Gastroenterologists expressed concern that individuals using aspirin might neglect to get their colon cancer tests performed.

"There is less space for aspirin to make a difference today," Dr. Lloyd-Jones said, citing improved ability to manage risk factors such as high blood pressure and the introduction of new cholesterol-lowering medicines.

"However, there is still the possibility of bleeding," he said.

Researchers have also discovered that, although aspirin usage by individuals who have not had a heart attack or stroke lowers the chance of having one, it does not reduce the number of deaths from heart disease or other causes, according to the findings of research studies.

According to the draft report of the national task force, another use of aspirin is being questioned, specifically whether it can reduce the risk of colorectal cancer, which is one of the leading causes of cancer deaths in the United States and has been on the rise among younger adults for unclear reasons.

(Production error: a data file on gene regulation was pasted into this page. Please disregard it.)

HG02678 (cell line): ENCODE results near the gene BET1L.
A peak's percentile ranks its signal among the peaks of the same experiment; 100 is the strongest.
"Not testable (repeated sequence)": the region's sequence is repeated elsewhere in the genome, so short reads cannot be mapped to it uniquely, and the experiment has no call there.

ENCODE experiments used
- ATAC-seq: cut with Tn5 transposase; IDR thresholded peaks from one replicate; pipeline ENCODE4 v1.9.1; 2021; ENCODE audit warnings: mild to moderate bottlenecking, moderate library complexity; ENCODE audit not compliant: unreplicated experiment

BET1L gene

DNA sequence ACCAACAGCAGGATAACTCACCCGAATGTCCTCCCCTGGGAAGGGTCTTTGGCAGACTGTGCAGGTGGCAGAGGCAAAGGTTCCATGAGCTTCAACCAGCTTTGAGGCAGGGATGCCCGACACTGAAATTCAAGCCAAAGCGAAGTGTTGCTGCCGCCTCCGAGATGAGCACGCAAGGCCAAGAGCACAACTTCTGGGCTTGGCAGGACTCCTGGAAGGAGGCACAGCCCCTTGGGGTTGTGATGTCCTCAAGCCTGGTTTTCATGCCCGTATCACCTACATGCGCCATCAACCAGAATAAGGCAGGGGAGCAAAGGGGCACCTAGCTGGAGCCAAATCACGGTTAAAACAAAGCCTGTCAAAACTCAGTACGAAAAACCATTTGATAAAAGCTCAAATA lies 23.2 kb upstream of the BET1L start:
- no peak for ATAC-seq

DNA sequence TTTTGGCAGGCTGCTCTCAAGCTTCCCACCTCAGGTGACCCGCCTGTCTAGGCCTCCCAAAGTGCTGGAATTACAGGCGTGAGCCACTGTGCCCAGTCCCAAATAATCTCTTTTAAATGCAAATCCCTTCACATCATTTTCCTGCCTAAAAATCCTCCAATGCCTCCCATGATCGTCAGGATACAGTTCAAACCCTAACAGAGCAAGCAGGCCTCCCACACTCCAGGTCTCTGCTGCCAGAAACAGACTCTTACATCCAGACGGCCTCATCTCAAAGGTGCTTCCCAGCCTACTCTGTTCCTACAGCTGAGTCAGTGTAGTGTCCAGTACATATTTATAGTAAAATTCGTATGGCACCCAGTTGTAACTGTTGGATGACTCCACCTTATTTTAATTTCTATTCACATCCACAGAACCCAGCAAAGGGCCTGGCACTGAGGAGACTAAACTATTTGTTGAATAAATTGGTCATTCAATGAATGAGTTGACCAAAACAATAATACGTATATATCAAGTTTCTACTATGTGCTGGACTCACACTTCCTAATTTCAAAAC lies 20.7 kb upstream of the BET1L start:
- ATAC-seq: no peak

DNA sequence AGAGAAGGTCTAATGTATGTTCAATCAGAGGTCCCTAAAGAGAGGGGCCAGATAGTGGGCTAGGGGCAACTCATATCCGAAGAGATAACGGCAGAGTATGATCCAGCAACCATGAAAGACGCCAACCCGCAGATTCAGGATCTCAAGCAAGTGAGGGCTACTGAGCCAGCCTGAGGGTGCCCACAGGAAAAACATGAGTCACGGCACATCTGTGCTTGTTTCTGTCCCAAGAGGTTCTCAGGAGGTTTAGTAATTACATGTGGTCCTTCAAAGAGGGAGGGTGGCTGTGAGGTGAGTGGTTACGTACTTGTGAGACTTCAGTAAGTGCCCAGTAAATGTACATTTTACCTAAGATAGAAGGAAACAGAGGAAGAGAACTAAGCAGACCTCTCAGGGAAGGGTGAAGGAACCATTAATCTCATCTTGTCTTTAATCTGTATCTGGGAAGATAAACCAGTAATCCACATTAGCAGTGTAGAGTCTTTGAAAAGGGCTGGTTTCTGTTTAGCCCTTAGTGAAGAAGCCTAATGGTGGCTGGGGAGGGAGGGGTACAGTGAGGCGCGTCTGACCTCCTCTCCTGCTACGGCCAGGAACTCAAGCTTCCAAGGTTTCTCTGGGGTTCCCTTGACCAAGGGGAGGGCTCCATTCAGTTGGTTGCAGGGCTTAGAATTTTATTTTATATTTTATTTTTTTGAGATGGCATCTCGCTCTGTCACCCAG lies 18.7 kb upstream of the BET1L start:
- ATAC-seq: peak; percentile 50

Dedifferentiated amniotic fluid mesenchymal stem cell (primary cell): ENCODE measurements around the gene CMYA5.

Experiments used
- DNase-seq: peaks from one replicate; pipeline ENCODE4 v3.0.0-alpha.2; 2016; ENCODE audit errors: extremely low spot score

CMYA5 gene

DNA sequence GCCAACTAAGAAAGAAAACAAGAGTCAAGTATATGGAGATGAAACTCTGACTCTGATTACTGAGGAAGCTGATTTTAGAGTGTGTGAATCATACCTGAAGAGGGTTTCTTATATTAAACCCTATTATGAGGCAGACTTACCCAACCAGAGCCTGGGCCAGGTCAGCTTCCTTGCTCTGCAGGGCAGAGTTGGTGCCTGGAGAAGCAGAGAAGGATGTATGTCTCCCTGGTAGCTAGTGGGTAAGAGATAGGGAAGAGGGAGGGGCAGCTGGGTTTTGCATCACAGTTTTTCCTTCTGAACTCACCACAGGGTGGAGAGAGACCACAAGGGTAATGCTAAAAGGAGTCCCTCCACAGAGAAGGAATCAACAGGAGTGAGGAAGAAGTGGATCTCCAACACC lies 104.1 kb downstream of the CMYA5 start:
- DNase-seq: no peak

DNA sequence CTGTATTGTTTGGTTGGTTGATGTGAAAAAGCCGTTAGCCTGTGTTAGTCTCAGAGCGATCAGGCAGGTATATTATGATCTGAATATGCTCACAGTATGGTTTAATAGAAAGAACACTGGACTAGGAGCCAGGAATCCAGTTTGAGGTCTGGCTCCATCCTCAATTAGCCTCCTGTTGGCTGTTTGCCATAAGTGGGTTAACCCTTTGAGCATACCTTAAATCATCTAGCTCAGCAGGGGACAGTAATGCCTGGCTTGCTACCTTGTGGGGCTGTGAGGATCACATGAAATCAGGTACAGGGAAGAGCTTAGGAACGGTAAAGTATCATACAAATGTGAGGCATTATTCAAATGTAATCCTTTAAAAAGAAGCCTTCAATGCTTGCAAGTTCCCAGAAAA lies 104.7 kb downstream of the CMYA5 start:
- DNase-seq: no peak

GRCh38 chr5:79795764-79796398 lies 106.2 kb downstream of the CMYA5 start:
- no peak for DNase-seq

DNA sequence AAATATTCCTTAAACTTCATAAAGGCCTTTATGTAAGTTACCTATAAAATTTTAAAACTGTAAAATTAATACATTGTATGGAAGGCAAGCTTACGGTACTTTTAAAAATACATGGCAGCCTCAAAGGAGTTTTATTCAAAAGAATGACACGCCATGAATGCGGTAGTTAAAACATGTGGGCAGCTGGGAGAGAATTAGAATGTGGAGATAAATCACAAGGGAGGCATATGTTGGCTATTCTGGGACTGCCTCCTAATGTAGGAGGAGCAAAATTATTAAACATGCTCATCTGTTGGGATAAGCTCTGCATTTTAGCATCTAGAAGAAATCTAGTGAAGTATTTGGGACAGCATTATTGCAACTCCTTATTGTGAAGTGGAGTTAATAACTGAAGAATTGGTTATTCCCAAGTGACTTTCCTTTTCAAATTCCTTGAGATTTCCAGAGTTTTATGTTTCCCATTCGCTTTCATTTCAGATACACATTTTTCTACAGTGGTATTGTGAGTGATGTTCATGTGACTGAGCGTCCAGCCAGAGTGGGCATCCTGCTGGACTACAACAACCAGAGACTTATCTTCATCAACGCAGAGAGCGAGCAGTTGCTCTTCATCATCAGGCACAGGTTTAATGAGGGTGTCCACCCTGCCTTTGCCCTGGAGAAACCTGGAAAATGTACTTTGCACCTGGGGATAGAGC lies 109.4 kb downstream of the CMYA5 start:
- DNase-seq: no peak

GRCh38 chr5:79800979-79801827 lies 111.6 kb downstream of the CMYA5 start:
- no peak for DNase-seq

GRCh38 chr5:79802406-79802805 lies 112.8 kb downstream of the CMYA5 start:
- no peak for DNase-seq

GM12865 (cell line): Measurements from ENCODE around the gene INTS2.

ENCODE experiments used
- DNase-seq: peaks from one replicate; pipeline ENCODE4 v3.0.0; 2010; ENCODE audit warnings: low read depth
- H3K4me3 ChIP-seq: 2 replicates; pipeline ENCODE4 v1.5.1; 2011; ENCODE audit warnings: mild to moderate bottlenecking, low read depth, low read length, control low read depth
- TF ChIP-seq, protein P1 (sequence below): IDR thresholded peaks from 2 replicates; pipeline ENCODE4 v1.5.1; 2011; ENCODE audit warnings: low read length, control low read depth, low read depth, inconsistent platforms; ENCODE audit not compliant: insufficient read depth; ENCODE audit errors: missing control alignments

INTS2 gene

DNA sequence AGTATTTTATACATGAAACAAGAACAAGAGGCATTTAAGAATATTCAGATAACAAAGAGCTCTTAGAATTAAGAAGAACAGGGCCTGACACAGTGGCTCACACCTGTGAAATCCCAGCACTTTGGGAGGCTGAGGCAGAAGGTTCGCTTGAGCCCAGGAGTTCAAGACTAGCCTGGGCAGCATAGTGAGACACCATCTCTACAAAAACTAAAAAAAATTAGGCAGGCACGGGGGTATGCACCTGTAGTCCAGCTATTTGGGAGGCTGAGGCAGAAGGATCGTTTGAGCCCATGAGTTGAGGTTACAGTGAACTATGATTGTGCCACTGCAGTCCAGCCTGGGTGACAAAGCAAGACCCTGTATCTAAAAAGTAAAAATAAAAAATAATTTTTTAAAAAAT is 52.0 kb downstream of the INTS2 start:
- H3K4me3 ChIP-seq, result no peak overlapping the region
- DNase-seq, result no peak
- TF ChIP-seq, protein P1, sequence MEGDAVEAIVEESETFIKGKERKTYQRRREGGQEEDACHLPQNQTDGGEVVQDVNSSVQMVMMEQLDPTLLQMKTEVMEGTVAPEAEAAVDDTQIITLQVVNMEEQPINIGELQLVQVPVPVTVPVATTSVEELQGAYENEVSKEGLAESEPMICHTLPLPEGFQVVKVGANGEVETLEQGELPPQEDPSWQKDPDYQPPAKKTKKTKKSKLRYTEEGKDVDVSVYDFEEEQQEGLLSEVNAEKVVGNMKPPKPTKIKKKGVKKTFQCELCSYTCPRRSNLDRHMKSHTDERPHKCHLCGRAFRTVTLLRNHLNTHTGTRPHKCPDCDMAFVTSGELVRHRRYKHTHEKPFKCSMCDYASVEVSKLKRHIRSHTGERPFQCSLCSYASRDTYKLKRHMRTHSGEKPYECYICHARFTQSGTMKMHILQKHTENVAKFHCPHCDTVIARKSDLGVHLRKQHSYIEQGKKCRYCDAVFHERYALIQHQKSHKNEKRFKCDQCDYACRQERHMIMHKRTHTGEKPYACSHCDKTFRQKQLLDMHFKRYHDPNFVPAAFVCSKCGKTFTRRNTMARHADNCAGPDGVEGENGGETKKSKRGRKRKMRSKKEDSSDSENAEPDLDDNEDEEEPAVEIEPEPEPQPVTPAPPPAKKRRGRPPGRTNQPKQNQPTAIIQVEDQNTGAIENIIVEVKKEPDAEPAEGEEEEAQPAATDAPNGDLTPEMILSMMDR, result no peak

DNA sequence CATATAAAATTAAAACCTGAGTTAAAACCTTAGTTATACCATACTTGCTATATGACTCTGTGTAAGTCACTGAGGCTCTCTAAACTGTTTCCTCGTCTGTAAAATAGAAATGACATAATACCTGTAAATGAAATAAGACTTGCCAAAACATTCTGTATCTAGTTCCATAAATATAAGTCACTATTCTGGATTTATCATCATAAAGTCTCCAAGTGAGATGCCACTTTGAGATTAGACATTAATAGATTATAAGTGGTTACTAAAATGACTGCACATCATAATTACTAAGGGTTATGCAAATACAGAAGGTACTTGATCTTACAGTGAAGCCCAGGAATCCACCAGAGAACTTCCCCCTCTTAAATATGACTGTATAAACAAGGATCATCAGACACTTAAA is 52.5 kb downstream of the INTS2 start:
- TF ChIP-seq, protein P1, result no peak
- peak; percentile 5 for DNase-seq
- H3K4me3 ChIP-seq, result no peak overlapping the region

The report cited new findings from a randomized controlled trial titled Aspirin in Reducing Events in the Elderly as justification for revoking its five-year-old recommendation that aspirin is used to help prevent colorectal cancer and other diseases.

After almost five years of follow-up, the researchers discovered that aspirin usage was associated with a nearly doubling colorectal cancer mortality.

Some scientists have not given up hope in aspirin's ability to prevent cancer, claiming that there is still "compelling evidence" to support the drug's involvement in cancer prevention.

Adults at high risk for cardiovascular disease may have severe adverse effects if they begin taking low-dose aspirin regularly.


                Should I Take Aspirin Every Day - With Cardiologist Dr Mike Heffernan